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McCullough: ‘The Ber-nank’ and the Japanese Housewives

“By and large, mothers and housewives are the only workers who do not have regular time off. They are the great vacationless class.” --Anne Morrow Lindbergh

Japanese Equities closed down -2.1% last week and have been making a series of lower-highs from their leverage-cycle peak for more than 2 decades. Japanese housewives are not happy.

In an especially interesting survey from the Sompo Japan Life Insurance Companylast week, it appears that Japanese housewives are getting plugged by global inflation. Their secret savings (or what the Japanese called hesokuri) fell -18% in 2010 to their lowest levels since late 2007. Not ironically, that’s also when US Consumption rolled into the red for the 1st time after 64 consecutive quarters (or 13 years) of being positive.

As Ludwig von Misessaid, inflation is a deliberate policy that government people choose without openly stating it to the public. Whether or not a humble looking man with a beard calls it that or not from his perch upon-high at the US Federal Reserve is of no concern to the rest of the world. Unfortunately, the large majority of the world’s population doesn’t consider US owner’s equivalent rent (42% of US CPI) inflation.

Whether they be Japanese housewives or folks in India and Indonesia (the 2nd and 4th largest country populations in the world, respectively), energy and food prices matter – big time.

In the Japanese survey, vegetable prices, energy bills, and higher tobacco taxes ranked #1, #2, and #3 as top concerns. In Japan, don’t forget that it’s the women who make most of the budgeting decisions in Japanese households (my colleague Darius Dale and I scoured the survey looking for all of the offsetting goodies Japanese women found associated with Japanese style Quantitative Guessing (QG), but couldn’t find any).

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Hitoshi Nishimura | Taxi Japan | Getty Images

Quantitative Guessing in Japan has obviously failed.

That should be no surprise however as it’s been empirically proven at this point (based on analysis from Reinhart & Rogoff’s, "This Time is Different") that when a country crosses the proverbial Rubicon of debt/GDP thresholds (over 90% of debt / GDP), long-term economic growth is structurally impaired.

The Keynesian/Princeton-connection of Paul Krugman (who told the Japanese to “PRINT LOTS OF MONEY” in 1997) and Ben Bernanke really don’t like it when Global Macro Risk Managers call out these simple concepts like real-world inflation and structurally impaired growth. That’s because their charlatan storytelling is largely focused on fear-mongering about depressions and deflation.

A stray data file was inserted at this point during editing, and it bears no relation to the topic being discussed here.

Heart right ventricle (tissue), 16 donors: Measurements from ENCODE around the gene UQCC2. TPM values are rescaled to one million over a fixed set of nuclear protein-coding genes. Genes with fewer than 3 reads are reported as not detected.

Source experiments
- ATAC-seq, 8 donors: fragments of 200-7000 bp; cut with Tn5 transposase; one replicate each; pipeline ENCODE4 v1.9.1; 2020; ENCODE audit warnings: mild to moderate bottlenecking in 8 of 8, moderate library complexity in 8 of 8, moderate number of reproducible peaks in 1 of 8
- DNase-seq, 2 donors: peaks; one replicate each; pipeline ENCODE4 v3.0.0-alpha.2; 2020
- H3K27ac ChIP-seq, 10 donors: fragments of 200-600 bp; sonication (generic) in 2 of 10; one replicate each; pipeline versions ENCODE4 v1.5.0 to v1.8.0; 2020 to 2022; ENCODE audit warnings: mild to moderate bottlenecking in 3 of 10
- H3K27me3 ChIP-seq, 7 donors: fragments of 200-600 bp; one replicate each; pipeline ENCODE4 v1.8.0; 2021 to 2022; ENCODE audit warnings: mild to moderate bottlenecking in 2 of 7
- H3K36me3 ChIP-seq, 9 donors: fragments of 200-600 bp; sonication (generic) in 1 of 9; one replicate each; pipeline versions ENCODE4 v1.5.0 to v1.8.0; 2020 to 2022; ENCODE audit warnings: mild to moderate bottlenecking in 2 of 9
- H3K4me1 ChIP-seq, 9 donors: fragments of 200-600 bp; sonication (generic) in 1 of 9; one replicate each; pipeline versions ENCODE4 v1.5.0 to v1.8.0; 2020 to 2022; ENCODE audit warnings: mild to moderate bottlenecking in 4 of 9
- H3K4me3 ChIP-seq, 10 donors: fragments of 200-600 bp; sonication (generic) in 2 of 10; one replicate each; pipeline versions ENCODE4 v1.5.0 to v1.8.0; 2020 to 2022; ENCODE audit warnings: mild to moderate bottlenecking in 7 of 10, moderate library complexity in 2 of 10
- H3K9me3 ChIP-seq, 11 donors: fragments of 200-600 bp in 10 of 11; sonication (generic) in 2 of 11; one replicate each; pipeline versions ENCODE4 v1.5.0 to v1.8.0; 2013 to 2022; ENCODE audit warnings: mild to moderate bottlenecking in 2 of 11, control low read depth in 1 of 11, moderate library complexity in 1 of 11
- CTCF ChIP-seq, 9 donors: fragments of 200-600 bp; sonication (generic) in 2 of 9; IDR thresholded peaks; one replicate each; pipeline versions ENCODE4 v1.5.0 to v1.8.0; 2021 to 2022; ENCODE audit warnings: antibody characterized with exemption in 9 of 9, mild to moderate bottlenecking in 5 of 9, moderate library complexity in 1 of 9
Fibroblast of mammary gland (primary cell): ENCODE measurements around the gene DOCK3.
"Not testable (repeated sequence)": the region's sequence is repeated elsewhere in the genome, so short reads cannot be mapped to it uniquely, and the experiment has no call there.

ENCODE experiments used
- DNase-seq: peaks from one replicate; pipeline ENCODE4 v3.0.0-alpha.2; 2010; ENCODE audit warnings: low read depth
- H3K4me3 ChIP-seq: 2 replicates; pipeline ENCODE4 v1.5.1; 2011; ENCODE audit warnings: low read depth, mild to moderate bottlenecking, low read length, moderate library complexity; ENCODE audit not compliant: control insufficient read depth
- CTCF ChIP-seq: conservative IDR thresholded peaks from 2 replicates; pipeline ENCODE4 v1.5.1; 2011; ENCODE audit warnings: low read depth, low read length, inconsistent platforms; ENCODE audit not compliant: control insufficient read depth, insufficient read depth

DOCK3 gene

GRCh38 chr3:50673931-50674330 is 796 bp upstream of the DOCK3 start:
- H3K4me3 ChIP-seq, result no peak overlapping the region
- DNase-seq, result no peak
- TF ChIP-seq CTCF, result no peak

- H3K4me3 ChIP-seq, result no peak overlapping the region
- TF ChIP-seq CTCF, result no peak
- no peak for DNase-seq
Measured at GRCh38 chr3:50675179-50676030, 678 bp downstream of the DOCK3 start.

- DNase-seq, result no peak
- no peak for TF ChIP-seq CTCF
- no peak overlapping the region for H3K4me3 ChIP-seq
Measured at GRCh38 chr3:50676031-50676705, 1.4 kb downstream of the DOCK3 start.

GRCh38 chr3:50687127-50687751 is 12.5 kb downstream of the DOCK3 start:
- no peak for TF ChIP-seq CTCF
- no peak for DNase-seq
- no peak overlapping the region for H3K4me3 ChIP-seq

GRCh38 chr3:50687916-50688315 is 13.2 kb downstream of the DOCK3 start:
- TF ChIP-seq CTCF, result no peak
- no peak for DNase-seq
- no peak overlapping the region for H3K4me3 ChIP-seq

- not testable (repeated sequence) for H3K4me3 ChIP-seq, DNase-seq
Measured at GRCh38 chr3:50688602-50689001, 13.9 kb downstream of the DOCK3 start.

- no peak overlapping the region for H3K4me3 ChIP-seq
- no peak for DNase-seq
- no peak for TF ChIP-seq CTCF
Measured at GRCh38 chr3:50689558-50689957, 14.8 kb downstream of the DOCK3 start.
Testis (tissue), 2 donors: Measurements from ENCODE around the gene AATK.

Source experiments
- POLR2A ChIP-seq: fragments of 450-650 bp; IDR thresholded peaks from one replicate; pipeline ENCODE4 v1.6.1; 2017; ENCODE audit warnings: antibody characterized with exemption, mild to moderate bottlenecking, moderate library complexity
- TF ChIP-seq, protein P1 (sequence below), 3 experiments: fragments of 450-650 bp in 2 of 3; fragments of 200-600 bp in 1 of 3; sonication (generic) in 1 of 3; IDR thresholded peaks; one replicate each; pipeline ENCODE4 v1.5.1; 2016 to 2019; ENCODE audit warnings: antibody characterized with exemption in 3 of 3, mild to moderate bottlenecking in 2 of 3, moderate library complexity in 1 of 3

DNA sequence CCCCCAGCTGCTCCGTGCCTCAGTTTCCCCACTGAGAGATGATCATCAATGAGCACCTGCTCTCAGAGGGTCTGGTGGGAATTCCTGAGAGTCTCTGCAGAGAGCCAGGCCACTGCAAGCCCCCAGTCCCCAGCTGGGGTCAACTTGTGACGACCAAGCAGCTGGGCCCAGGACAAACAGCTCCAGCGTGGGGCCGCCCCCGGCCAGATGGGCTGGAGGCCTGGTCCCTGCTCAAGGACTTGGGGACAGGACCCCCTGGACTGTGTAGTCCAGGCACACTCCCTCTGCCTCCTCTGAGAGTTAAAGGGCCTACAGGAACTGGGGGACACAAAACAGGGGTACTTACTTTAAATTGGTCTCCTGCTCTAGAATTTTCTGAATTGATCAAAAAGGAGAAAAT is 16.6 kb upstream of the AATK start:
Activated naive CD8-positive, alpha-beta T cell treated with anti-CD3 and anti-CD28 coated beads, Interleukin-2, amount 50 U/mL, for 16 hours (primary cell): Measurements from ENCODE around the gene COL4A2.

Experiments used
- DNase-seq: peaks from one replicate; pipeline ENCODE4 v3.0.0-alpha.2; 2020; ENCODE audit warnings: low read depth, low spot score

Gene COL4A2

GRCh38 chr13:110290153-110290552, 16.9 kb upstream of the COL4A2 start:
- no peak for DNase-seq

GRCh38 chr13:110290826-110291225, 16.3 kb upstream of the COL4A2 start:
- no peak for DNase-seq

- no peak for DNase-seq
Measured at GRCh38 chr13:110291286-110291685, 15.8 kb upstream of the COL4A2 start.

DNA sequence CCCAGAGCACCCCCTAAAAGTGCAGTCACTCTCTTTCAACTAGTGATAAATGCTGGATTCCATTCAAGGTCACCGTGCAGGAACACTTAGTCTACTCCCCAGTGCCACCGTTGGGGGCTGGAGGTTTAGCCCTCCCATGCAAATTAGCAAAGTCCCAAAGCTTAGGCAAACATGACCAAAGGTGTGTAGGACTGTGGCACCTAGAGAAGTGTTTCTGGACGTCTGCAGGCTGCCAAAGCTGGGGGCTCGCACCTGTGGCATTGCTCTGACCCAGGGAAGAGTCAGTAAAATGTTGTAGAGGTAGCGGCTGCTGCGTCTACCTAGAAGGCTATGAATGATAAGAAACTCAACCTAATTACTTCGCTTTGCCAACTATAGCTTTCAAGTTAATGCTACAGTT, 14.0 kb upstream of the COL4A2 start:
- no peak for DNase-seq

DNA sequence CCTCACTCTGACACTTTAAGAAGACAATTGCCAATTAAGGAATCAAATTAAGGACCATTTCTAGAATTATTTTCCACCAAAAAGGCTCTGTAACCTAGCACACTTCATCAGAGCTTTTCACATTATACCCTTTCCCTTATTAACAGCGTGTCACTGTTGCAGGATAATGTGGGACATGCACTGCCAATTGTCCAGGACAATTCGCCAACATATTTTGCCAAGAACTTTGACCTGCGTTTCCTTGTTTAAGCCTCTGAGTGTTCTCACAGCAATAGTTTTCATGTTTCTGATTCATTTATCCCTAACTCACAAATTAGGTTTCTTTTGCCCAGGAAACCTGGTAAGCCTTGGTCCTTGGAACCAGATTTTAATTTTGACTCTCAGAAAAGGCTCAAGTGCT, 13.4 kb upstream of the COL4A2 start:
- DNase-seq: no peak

Whether you want to do your own channel checking on this and call the 57,000 Japanese housewives in the survey or the 44 MILLION Americans that are currently on food stamps (all-time high; nice job Ben), I think that calling anyone who lives on a budget will render the same answer.

If you’ve been positioned long-dong silver anything Emerging Markets in the last 3 months (stocks or bonds), you see the same inflation readings that housewives and I are talking about. It’s on your screen.

There’s really 1 thing that can crush both Bond and Emerging Market investors alike – inflation. When the “reflation” trade becomes the inflation, it can start to hurt equity market returns too.

For the YTD, here’s what’s going on in Global Equities outside of where Apple is trading:

  1. Indonesia = down -9.7%
  2. India = down -6.6%
  3. Peru = down -7.4%
  4. Egypt = down -5.9%
  5. Philippines = down -7.1%
  6. China = down -4.0%

Chinese growth slowing is perpetuated by inflation accelerating.

When the Government of Thailand cut its GDP forecast in HALF this week (versus 2010’s +8% growth) to 4-5% for 2011 they weren’t thinking about how many cashmere sweater-sets Macy’s is selling on snow days.

They pointed to one issue - Chinese growth slowing.

Yes, at a point, Chinese demand slowing should take the edge off The Ber-nank’s inflation trades.

The inflation is sticky, but it can come off its highs. In fact, in the last 24 hours, we’ve seen the following 3 immediate-term TRADE lines break in our Global Macro risk management model:

  1. Brazil’s Bovespa Index immediate term TRADE line support = 70,554, broken
  2. Copper immediate-term TRADE line support = $4.31/lb, broken
  3. Basic Materials Sector ETF (XLB) immediate-term TRADE line support = $38.51, broken

And yes, part of these rollovers in inflation readings have to do with sober governments in Emerging Markets either raising interest rates or signaling that they will (Brazil raised +50bps yesterday and the Chinese signaled).

But the best way to fight Global Inflation Accelerating, is for the world to see a sustainably strong US Dollar. That’s where the real popular political juice is. That’s where American credibility in the global financial community can find her footing again.

That’s what I and the hardest working global class we have, housewives, want to see.

Prior to founding Hedgeye Risk Management, Keith built a track record as a successful hedge fund manager at the Carlyle-blue Wave Partners hedge fund, Magnetar Capital, Falconhenge Partners, and Dawson-Herman Capital Management. He got his start as an institutional equity sales analyst at Credit Suisse First Boston after earning his Bachelor of Arts in Economics from Yale University, where he captained the Yale Varsity Hockey Team to a Division I Ivy League Championship. Keith is also a Contributing Editor to CNBC TV, Fortune Magazine and author of Diary of a Hedge Fund Manager (Wiley 2010).